Bookplates are usually small pieces of paper with a printed design on them that are pasted in the front of a book, either on the inside cover or within the first few pages. Also known as "Ex Libris" or "from the library of," they are meant to denote who the book belongs to, and the earliest known examples come from Europe in the 1500s. Most early bookplates used a coat of arms as the way to denote who the owner of the book was. As books became more accessible to those not in the upper classes, the style of bookplate expanded to become more pictorial. This is partially due to the invention of the printing press, as well as the development of new printing techniques for the bookplates themselves. Later, in the 20th century people began collecting bookplates for their own sake, and many of the bookplates we see from that era were never attached to a book to begin with.
The bookplates in this collection were created by a variety of artists, some known and some unknown. I selected bookplates made largely during the 20th century, with two exceptions made during the mid-1700s. They come from around the world, and were made using a variety of printing techniques including woodcuts and engraving. Overall the majority of these bookplates are done in a single color, usually black or a dark brown. However, a few have one or two colors integrated into their designs. The majority of the works come from museum collections, including the Rijksmuseum, the Museum of Fine Arts Boston, the British Museum, and the Tartu Museum.
Overall, this collection is meant to cover a wide range of styles used in bookplates. When they were first used in Europe, a coat of arms was the most common type of style for most bookplates. However, as they developed and books became more widely accessible to those outside of the upper classes, other more pictorial styles became utilized. This collection features landscapes, animals, human figures, geometric and organic designs. Designs showing people reading is a common theme in bookplates, and a number of seated and standing readers have been included in this collection.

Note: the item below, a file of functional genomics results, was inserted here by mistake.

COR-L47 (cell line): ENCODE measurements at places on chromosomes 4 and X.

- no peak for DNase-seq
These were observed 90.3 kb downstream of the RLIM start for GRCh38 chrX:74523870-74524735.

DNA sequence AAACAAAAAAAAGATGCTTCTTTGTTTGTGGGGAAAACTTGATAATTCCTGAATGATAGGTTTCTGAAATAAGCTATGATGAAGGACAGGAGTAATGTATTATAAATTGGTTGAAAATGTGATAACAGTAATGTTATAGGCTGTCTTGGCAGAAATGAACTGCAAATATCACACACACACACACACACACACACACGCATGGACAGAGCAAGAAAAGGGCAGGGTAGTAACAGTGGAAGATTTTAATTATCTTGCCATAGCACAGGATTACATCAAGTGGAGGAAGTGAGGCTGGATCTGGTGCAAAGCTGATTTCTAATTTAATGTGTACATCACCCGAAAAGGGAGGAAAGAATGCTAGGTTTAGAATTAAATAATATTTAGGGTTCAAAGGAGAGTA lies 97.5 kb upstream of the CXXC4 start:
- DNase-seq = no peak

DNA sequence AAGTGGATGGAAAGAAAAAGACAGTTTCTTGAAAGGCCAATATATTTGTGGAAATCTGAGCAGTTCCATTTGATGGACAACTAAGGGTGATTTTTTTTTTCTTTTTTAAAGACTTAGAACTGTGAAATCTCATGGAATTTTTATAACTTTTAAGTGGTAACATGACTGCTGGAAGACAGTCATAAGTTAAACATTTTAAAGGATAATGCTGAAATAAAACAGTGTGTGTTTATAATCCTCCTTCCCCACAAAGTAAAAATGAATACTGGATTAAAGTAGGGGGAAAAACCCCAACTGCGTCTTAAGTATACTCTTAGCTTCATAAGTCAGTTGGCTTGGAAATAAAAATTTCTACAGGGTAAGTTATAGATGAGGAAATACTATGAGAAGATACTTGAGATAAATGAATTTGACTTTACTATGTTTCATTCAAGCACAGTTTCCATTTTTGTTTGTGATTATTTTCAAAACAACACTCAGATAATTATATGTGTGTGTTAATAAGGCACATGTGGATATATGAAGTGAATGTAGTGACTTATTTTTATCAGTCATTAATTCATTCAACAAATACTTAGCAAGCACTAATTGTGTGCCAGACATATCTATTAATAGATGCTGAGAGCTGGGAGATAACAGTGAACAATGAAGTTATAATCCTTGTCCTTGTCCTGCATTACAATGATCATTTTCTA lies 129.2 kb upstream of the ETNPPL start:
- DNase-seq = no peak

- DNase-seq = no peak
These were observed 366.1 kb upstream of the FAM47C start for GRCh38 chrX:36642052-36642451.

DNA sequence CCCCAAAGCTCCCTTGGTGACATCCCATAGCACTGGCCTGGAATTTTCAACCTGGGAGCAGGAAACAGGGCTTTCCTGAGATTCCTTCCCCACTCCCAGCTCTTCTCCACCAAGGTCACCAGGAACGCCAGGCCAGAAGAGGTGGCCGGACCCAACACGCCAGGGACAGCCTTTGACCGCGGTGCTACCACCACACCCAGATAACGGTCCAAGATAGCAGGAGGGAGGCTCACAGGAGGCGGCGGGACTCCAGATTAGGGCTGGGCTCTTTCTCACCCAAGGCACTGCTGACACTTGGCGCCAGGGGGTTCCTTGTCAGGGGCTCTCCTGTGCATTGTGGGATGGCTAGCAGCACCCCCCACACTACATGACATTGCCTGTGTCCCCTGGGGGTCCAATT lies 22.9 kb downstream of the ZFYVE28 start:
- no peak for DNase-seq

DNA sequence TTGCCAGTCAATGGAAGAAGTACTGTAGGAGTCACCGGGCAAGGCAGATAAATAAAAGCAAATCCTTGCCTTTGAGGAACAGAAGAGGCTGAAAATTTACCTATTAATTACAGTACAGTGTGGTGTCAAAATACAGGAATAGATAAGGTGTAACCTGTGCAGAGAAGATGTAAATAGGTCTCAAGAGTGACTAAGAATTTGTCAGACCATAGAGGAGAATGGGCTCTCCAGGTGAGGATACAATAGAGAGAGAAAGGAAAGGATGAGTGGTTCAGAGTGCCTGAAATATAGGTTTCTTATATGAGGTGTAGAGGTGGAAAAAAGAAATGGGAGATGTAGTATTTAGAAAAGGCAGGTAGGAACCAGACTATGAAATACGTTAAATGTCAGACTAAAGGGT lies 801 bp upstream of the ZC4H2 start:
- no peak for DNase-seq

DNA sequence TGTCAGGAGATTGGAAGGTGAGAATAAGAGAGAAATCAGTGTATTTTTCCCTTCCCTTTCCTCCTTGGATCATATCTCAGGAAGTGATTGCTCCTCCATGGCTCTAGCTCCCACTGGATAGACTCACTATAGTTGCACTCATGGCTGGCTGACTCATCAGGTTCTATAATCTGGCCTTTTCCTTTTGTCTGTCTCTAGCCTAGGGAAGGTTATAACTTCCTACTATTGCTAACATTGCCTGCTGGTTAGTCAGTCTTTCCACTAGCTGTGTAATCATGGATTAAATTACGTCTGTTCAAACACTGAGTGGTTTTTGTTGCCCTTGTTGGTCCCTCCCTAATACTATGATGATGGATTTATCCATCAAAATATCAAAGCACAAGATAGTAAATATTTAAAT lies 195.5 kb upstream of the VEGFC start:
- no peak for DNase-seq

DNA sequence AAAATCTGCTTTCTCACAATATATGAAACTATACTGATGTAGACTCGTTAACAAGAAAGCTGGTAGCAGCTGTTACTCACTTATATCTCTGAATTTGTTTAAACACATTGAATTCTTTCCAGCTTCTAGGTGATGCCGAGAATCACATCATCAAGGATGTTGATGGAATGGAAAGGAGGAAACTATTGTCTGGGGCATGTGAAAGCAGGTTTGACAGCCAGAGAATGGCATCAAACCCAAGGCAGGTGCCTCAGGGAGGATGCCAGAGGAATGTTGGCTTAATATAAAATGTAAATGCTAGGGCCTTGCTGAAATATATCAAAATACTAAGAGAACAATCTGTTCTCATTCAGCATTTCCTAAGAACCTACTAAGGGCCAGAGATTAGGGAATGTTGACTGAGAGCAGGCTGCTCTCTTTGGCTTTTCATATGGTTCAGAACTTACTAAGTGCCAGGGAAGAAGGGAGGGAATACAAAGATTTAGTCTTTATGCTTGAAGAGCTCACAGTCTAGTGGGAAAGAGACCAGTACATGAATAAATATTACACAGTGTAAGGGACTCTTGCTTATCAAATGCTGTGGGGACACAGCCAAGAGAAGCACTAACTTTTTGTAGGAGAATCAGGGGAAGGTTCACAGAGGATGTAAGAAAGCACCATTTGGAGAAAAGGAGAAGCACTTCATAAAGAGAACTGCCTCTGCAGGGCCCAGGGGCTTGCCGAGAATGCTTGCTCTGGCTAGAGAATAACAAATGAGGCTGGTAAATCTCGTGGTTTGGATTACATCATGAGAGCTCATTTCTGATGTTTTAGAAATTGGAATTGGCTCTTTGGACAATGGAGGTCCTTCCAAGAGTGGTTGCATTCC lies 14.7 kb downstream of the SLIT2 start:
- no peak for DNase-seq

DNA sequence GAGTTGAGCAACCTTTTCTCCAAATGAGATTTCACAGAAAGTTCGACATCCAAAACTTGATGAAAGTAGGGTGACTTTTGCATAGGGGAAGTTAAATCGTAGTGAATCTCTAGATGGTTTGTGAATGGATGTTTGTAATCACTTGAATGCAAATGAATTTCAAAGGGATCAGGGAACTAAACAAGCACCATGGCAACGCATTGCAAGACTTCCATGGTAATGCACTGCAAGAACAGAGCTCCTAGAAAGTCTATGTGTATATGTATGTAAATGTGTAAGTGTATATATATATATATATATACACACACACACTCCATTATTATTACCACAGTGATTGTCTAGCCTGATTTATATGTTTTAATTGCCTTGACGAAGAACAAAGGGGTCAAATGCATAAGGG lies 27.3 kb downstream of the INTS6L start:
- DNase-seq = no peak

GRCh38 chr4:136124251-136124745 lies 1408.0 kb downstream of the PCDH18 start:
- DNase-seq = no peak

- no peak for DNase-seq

As someone who loves reading and art in equal measure, I’ve always been fascinated with these miniature pieces of artwork and how they add an extra dimension to someone’s personal book collection. Putting this collection together, I was able to go through different databases and see even more of the wide range of bookplates and how styles have changed throughout history. It has given me an even deeper appreciation for these small prints that are so often hidden away in books, and the databases that make them more visible.
References & Further Reading
Almack, E. (1908). ... Bookplates. A. C. McClurg & Co.
Armandroff, O. (2020). William Fowler Hopson and the art of the personalized bookplate at the turn of the twentieth century. Winterthur Portfolio, 54(1), 65–107.
Encyclopædia Britannica. (n.d.). Bookplate. Britannica Academic. Retrieved from https://academic.eb.com/levels/collegiate/article/bookplate/80662
Hopkinson, M. J. (2011). Ex libris : the art of bookplates. Yale University Press.
Keenan, J. P., & Parfit, C. (2013). Bookplates : The Art of This Century: an Introduction to Contemporary Marks of Ownership: Vol. First edition. CAMBRIDGE BOOKPLATE.
Schimmelpfeng, R. H., Keenan, J. P., & American Society of Bookplate Collectors and Designers. (2009). Illustrated Essays on Bookplate Collecting. CAMBRIDGE BOOKPLATE.